Compostable Food Packaging
Claiming that a material used to create packaging is compostable does not mean the final packaging can be composted. This is where the risk of getting fleeced or “greenwashing” begins.
The FTC is cracking down on “green” claims and has extensive guidelines to help ensure consumers can review factual and quantifiable information about eco-friendly products and packaging. Some of the most confusing and misrepresented terms have been around biodegradability and compostability (and recyclability, which you can read more about here).
According to the FTC, a plastic that is “biodegradable” must “completely break down and return to nature (i.e., decompose into elements found in nature) within a reasonably short period of time after disposal.” There is no set definition for a “reasonably short period of time” and fewer restrictions on what remains after the plastic has broken down. For example, it’s considered OK if there are traces of metals or other residue, provided those are naturally found in the environment. That’s pretty good, but this also led to a sneaky new term being introduced just to further confuse everyone – “oxo–degradable”. In this case, with the addition of a chemical to kick off the degradation process, the plastic will break into microscopic granular or fiber-like fragments. In other words, it will disappear to the naked eye, but the microscopic bits and pieces of plastic and potentially hazardous additives live on, like, forever.
For plastic packaging to be called “compostable”, the FTC states that there must be scientific evidence that it will naturally break down into soil or “hummus” that is safe and usable to fuel the growth of new plants, and it must do so within a verified amount of time. Further, it must be fully disclosed under what conditions it will break down. For example, most of today’s compostable packaging requires the controlled conditions in a commercial composting facility to properly compost within 180 days.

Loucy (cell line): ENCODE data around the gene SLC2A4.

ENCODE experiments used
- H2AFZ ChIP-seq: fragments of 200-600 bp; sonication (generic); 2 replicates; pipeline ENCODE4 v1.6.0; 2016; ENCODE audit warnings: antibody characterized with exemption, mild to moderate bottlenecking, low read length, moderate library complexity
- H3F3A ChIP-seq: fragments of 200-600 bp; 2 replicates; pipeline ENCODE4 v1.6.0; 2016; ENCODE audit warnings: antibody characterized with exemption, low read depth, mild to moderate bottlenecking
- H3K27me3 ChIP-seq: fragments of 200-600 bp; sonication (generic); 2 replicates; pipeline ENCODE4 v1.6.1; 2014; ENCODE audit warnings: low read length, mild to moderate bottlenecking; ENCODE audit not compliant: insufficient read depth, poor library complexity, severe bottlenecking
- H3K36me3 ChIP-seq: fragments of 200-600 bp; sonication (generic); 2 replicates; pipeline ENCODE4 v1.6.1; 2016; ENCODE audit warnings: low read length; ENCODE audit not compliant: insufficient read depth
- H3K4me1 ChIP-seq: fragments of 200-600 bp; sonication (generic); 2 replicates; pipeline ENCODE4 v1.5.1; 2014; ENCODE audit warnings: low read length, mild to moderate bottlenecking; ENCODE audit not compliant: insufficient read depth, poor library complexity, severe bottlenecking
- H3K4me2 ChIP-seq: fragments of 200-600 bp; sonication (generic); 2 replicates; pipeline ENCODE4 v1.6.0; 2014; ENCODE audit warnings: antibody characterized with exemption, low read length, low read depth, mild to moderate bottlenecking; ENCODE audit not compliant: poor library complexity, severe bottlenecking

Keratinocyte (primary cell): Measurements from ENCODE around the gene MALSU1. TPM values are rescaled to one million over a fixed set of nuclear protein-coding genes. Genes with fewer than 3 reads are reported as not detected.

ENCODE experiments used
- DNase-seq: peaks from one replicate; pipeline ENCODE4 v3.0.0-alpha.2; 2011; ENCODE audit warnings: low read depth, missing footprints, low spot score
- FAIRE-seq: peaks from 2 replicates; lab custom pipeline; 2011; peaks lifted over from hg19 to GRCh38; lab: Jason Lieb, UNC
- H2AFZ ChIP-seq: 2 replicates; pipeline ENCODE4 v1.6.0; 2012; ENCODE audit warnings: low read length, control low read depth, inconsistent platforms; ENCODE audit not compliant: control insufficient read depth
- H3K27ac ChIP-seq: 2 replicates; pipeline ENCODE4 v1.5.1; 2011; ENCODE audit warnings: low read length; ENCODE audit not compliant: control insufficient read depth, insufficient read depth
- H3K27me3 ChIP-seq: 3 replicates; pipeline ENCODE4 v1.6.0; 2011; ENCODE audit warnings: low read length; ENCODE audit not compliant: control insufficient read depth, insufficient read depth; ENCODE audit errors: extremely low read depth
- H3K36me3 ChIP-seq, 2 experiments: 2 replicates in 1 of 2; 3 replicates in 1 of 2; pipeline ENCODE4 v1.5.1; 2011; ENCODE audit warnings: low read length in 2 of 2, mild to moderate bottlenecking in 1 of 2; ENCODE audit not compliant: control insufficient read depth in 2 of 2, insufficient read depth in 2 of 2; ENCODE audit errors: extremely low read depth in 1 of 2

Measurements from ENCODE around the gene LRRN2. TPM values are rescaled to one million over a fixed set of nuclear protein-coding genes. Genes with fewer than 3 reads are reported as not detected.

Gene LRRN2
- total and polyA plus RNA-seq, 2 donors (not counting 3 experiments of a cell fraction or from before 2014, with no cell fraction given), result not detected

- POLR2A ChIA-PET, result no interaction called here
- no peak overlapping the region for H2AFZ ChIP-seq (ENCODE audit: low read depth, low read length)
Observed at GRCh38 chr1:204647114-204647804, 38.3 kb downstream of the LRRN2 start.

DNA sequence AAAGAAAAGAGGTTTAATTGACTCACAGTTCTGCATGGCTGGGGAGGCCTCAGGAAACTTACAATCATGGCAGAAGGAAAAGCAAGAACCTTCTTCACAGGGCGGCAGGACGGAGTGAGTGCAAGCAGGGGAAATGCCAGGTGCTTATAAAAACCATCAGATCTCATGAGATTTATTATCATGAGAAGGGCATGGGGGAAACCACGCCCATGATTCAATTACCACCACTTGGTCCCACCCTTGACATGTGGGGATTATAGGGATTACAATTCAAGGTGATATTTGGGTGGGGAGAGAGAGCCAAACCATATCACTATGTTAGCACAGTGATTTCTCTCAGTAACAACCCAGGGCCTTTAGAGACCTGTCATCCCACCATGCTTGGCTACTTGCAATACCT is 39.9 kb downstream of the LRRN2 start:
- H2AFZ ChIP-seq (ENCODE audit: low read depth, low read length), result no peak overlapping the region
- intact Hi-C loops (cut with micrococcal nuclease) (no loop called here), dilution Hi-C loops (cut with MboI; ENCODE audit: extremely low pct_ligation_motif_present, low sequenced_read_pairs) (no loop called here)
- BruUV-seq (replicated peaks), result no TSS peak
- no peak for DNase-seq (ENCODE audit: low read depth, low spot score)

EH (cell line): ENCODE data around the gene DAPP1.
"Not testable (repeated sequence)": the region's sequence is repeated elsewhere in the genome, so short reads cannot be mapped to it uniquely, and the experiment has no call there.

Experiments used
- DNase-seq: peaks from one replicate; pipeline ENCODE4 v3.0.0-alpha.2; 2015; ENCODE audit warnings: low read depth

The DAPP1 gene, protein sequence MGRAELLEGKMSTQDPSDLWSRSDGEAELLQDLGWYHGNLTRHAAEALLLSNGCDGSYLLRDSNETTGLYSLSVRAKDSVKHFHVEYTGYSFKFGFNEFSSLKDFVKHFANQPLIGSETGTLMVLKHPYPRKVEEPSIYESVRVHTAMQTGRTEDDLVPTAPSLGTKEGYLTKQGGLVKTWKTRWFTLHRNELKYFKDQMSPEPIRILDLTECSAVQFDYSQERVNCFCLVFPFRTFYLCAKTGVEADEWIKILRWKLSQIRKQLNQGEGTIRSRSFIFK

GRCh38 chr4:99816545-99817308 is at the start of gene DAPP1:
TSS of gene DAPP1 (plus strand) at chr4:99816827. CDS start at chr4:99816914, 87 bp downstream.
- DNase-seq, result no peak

So, to simplify:
Degradable = the packaging will break down over time. The length of time and what it breaks down into are not regulated. Using that logic, your car is also fully degradable – some faster than others!
Oxo-degradable = when exposed to sunlight, the packaging will break down into much smaller fragments of exactly what it was before. Just like that glitter on the holiday decorations that gets everywhere and just never goes away. Ever.
Biodegradable = the packaging will break down into elements found in nature, but it can take its sweet time doing it and can’t reliably be used to grow new stuff. That tiny shred of chicken that crawled under your couch cushion and slowly emitted an untraceable odor for months on end is good example of this.
Compostable = the packaging will break down in a controlled amount of time in a commercial facility and will create soil or “hummus” that is usable to grow new plants. Worm food. Mmmm – tasty.
We use the ASTM D6400 standard to test compostability of our plant-based materials, which states that they will break down in a commercial compost facility within 180 days. We are further committed to the FTC guidelines to clearly state this will only reliably happen in a commercial composting facility.
However, here comes the final and arguably most important part of the whole topic. It’s not enough to test the materials to ensure compostability. The final packaging as it is likely to arrive at a composter must be tested. This means the addition of labels, sealants, packaging contents and other affixed accessories must be part of the ASTM test. Failing this, the most likely outcome when the packaging arrives at the compost facility is that it will be rejected. For this reason, you’ll see our packaging shows the percentage of plant-based content, but you won’t see us making blanket statements that it’s “compostable”. We’ll want to work with you first to understand whether your customers are living in a region where they can access commercial composting services and what other elements the final assembled packaging will contain before recommending packaging-specific compostability certification.
Regardless of all this, the vast majority of packaging ends up in landfills (read more about this in recycling), and all of it slowly degrades to some extent. In the case of our plant-based packaging, it will not leach potentially hazardous chemicals into the soil or water table when that happens. Traditional petroleum-based plastics cannot make this claim, regardless of their end-of-life options.